Friday, March 13, 2009

Cowboy Poetry

Home on the range, and Bob Wills' Swing and the idea that in 1985 when times were tough "a group of folklorists launched the National Cowboy Poetry Gathering in Elko," Nevada, all came together this week for me as I read my Thursday morning LA Times.

"Stock Exchange" to them is to trade a horse or cow:

their market is the Sale Barn while on Wall Street it's the

There's never been a program to bail out the livestock man;

when things get tough their motto is to "Hang on if you can!"

Yvonne Hollenbeck draws praise for her stance and applause for her words but I wonder if she appreciates the irony of her case? There are over 2 million definitions and examples for irony available through a Google search but I like this one from Wikipedia, "ironic - Both coincidental and contradictory in a humorous or poignant and extremely improbable way" because it lays out for me the simple truth behind the poems that took the day at this year's convention.

I can appreciate that when she says we are all, the independent individuals that make up the working class, heart of America, in this together, and then sets up an us versus them scenario. The question is though, who is them? For that matter, who is us?

Remember in the 80's when the markets were so low,

and interest hit an all-time high?

There was no bailout dough.

Half the farms and ranches were foreclosed on and were lost;

no bail-out plan was offered and the small towns bore the cost.

Then more were lost in '96 when blizzards swept the range

and then came several years of drought but still there was no

in attitudes in Washington, they didn't even seem to care,

I doubt they even knew there was a problem way out there.

So there's Them - the rich-don't-tax-me one percentile. The Mega-corporations that get to act and be taxed like an individual but really are made up of thousands of individuals backed by thousands more stock holders, etc., etc., . . . The "Stock Market" whatever that means. The banks, the politicos, the war-mongerers that put us into a three trillion dollar war. Both political parties who let thirty years of de-regulated "free marketeering" go on and on and on. The real estate gurus, Trump and Kiyosaki, et al, who advised everyone who would buy into their program to USE OTHER people's money (read borrow to gain leverage to the hilt).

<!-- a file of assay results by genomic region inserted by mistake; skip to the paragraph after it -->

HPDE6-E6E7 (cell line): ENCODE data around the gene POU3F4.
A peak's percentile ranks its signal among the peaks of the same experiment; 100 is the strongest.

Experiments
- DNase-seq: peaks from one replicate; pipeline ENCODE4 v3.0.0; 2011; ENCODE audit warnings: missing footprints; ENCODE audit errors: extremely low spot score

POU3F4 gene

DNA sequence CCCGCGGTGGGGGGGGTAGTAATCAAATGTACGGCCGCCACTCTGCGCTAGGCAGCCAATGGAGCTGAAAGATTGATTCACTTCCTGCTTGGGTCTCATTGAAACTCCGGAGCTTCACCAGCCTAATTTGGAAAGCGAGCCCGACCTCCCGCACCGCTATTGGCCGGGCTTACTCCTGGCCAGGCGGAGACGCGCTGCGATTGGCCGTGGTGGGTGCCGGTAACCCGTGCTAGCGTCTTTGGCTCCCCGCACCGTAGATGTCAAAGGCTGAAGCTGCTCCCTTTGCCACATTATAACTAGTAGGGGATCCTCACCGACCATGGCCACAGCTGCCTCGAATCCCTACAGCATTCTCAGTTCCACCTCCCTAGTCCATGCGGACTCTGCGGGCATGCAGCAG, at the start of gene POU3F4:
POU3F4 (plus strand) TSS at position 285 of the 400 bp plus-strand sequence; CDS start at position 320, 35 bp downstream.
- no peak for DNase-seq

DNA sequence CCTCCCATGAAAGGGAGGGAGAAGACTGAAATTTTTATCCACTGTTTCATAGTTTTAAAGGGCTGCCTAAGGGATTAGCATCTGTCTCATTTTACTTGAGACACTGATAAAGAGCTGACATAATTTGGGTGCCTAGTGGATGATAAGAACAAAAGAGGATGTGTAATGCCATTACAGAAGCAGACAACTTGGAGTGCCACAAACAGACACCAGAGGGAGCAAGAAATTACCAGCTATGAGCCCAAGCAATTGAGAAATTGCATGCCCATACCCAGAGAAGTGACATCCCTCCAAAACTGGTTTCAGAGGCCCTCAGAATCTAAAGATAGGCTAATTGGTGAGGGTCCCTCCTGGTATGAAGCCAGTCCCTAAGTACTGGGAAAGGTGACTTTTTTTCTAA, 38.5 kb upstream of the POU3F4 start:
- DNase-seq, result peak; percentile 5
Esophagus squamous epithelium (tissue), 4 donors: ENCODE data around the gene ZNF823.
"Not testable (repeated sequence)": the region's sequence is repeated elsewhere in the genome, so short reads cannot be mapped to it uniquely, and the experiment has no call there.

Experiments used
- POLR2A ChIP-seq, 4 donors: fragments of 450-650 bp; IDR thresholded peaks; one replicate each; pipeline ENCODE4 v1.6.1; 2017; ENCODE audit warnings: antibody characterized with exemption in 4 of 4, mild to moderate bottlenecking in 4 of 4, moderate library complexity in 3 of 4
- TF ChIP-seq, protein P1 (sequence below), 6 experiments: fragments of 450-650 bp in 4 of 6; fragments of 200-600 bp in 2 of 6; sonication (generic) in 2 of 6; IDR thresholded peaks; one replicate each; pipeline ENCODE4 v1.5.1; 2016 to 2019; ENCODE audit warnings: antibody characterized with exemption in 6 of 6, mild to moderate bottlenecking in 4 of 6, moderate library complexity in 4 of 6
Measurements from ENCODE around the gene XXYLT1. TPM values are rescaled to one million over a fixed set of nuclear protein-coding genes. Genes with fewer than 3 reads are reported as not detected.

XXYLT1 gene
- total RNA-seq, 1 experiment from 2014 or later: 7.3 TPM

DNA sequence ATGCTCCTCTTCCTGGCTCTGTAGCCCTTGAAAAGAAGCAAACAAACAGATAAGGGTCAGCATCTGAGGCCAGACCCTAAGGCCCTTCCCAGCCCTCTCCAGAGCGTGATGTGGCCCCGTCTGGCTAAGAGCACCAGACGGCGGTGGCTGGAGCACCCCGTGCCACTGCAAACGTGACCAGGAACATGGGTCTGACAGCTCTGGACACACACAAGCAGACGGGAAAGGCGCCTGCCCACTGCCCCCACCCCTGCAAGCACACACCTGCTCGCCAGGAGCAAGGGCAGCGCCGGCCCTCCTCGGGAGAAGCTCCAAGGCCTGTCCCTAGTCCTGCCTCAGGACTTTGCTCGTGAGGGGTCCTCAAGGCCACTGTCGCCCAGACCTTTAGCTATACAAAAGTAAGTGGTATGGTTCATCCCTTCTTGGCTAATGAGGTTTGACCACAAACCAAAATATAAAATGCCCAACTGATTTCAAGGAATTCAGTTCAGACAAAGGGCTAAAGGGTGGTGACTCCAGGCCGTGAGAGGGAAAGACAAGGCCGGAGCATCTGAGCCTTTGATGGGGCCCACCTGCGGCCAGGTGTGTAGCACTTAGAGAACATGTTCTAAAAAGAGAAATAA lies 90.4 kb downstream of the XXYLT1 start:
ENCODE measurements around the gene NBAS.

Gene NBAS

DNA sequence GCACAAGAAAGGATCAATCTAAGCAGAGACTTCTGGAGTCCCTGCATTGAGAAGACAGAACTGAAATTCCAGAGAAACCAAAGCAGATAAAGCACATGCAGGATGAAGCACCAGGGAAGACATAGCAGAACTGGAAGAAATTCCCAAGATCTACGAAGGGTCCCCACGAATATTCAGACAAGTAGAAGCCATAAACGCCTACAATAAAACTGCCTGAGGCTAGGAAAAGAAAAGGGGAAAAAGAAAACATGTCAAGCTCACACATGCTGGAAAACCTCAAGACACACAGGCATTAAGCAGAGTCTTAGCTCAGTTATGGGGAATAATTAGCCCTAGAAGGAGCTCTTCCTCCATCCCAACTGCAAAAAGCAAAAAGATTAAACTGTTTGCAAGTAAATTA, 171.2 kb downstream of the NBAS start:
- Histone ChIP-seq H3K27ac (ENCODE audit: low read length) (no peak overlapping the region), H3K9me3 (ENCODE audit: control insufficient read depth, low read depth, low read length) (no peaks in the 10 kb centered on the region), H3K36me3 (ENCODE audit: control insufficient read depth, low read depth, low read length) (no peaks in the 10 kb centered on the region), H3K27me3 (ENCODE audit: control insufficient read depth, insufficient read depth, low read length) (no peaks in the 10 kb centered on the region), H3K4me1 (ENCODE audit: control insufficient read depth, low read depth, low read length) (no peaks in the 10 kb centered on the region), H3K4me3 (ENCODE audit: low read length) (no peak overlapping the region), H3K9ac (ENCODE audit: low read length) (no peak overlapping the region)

And then Us - The more than 16 million unemployed. The single farmer/rancher/employee/independent contractor/small business owner losing dollars by the day as the economy tanks. The fifty-five percent of the voters who put Obama in office to stem the tide and change the circumstance and believe in the hope of a turn around.

Well, here's the irony in that folks. This is exactly the fertile ground in which the hate-mongerers like Limbaugh and Coulter plant and grow their seeds of distrust. Right there in the interstice between the way we feel and who we blame for it.

No one helped/helps me cries the farmer/rancher/little guys and girls/finacially crushed US.

So don't help anyone else. Leave my tax money in my hands and I'll figure out how to make it through to next year.

Yet, in cities folks buy houses that are bigger than our barns,

when they cna't make their payments, Congress says, "Well, darn!

We'll gather up some billions so they can pay their debt,

and let their dandy banker get his biggest bonus yet!"

And as true as that is, it is also false because the irony is that the farmers and rancher weren't immune to this financial bubble's lure. They too bought into the big pile of manure.

The final irony, the very reason people need help is the very reason they won't get it. 'Cause, as Bill Maher has often pointed out, we quite often have demonstrated a mind-boggling ability to vote against ourselves. The Black Swan effect to the max.

No comments: